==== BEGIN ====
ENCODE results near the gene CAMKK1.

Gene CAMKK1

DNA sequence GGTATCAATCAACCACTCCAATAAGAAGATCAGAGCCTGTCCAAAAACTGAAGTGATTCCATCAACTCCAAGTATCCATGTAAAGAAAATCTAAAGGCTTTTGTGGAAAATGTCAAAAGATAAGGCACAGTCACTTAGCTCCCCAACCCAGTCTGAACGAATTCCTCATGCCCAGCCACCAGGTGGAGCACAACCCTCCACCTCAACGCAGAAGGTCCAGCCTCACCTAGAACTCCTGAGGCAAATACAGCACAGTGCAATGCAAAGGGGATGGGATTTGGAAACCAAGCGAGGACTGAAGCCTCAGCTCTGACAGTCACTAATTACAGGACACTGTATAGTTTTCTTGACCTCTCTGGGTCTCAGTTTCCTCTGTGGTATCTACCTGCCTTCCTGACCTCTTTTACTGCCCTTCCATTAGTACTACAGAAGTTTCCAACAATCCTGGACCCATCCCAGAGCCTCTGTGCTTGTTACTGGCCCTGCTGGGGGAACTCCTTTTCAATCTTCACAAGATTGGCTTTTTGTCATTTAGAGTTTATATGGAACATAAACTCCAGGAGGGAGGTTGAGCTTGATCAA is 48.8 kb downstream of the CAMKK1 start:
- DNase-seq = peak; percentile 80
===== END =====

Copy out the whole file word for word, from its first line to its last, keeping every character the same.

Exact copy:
ENCODE results near the gene CAMKK1.

Gene CAMKK1

DNA sequence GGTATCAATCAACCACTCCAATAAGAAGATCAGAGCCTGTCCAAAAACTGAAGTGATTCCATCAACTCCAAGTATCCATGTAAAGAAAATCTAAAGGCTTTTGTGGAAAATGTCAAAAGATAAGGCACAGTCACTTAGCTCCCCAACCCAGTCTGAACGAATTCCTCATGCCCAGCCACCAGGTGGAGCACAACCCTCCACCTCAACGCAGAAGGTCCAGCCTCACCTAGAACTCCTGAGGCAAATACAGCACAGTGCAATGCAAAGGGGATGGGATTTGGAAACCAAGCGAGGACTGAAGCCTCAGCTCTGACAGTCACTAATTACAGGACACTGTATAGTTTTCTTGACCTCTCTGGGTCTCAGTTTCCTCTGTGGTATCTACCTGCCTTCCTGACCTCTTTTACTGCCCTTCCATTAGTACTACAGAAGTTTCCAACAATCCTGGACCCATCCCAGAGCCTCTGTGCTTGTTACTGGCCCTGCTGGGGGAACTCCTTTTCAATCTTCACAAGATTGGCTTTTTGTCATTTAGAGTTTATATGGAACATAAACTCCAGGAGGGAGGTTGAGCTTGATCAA is 48.8 kb downstream of the CAMKK1 start:
- DNase-seq = peak; percentile 80